The coefficient of variation (COV) can determine the volatility of an investment. The COV is a ratio between the standard deviation of a data set to the expected mean. When used in the stock market, it helps to determine the amount of volatility in comparison to the expected return rate of an investment. The COV is found by dividing the volatility, or risk, by the absolute value of the investment's expected return.

Suppose a risk-averse investor is comparing the COV for three investment items. He wants to determine which offers the best risk/reward ratio. The three different potential investment items are stock XYZ, broad market index DEF and bond ABC.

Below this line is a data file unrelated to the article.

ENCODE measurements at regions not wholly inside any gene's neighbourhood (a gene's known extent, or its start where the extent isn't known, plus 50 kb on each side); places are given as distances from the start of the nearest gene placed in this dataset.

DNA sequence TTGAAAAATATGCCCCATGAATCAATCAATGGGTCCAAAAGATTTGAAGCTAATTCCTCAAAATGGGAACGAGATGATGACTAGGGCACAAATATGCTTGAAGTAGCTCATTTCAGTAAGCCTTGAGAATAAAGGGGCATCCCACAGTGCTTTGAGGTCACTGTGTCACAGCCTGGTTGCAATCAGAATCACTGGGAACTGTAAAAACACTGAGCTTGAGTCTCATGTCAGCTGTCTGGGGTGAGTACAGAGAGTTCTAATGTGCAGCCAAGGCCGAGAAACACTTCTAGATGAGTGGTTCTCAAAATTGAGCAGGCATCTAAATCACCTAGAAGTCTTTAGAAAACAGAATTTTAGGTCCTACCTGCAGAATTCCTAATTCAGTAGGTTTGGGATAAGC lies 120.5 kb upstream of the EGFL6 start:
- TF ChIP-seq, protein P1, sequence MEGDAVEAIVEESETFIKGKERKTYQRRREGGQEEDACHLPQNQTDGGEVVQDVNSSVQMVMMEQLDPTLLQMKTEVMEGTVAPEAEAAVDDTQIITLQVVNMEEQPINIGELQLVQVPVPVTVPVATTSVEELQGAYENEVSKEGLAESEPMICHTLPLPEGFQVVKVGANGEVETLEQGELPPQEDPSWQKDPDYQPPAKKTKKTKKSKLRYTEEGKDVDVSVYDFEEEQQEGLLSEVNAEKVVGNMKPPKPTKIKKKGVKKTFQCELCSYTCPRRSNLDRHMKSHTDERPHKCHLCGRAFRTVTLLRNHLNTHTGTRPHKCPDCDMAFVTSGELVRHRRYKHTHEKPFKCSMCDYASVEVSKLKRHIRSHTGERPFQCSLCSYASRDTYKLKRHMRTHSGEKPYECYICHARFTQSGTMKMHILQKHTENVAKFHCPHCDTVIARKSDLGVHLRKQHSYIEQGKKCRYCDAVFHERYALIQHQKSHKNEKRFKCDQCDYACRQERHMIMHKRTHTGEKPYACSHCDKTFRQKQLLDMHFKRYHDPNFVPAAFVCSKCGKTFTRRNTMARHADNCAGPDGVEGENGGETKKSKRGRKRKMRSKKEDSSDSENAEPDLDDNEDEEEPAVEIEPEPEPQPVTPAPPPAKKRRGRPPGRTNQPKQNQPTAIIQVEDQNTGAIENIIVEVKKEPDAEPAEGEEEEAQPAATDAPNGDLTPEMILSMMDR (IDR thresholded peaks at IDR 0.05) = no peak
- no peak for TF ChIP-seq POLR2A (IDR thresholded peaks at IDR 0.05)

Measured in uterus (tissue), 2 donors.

Assume stock XYZ has a volatility, or standard deviation, of 15% and an expected return of 19%. The COV is 0.79 (15% ÷ 19%). Suppose the broad market index DEF has a standard deviation of 8% and an expected return of 19%. The coefficient of variation is 0.42 (8% ÷ 19%). The third investment, bond, ABC, has a volatility of 5% and an expected return of 8%. The coefficient of variation of bond ABC is 0.63 (5% ÷ 8%).

The risk-averse investor would choose to invest in the broad market index DEF because it offers the best risk/reward ratio and the lowest volatility percentage per unit of return. The investor would not look to invest in stock XYZ because it is more volatile than the index; however, both have the same expected return. Bond ABC carries the least risk, but the expected return is not favorable.